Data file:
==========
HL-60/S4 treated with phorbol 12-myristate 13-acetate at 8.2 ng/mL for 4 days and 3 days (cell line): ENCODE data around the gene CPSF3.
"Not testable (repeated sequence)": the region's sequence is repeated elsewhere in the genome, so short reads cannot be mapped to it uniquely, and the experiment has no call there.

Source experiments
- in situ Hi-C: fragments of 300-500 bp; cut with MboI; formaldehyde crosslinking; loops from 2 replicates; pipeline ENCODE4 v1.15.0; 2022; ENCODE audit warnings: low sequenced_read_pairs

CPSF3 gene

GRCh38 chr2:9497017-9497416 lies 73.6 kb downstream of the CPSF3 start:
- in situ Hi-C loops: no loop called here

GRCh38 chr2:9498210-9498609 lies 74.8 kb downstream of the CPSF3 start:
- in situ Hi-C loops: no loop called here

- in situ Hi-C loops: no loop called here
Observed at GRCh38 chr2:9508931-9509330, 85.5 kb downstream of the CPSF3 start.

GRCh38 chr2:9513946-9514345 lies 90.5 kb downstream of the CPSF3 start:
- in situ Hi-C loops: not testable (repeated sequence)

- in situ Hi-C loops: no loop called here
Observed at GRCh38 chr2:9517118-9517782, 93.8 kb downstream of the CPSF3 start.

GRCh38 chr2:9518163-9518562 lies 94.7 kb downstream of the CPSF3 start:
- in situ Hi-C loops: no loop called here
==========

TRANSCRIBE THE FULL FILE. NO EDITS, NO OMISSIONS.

HL-60/S4 treated with phorbol 12-myristate 13-acetate at 8.2 ng/mL for 4 days and 3 days (cell line): ENCODE data around the gene CPSF3.
"Not testable (repeated sequence)": the region's sequence is repeated elsewhere in the genome, so short reads cannot be mapped to it uniquely, and the experiment has no call there.

Source experiments
- in situ Hi-C: fragments of 300-500 bp; cut with MboI; formaldehyde crosslinking; loops from 2 replicates; pipeline ENCODE4 v1.15.0; 2022; ENCODE audit warnings: low sequenced_read_pairs

CPSF3 gene

GRCh38 chr2:9497017-9497416 lies 73.6 kb downstream of the CPSF3 start:
- in situ Hi-C loops: no loop called here

GRCh38 chr2:9498210-9498609 lies 74.8 kb downstream of the CPSF3 start:
- in situ Hi-C loops: no loop called here

- in situ Hi-C loops: no loop called here
Observed at GRCh38 chr2:9508931-9509330, 85.5 kb downstream of the CPSF3 start.

GRCh38 chr2:9513946-9514345 lies 90.5 kb downstream of the CPSF3 start:
- in situ Hi-C loops: not testable (repeated sequence)

- in situ Hi-C loops: no loop called here
Observed at GRCh38 chr2:9517118-9517782, 93.8 kb downstream of the CPSF3 start.

GRCh38 chr2:9518163-9518562 lies 94.7 kb downstream of the CPSF3 start:
- in situ Hi-C loops: no loop called here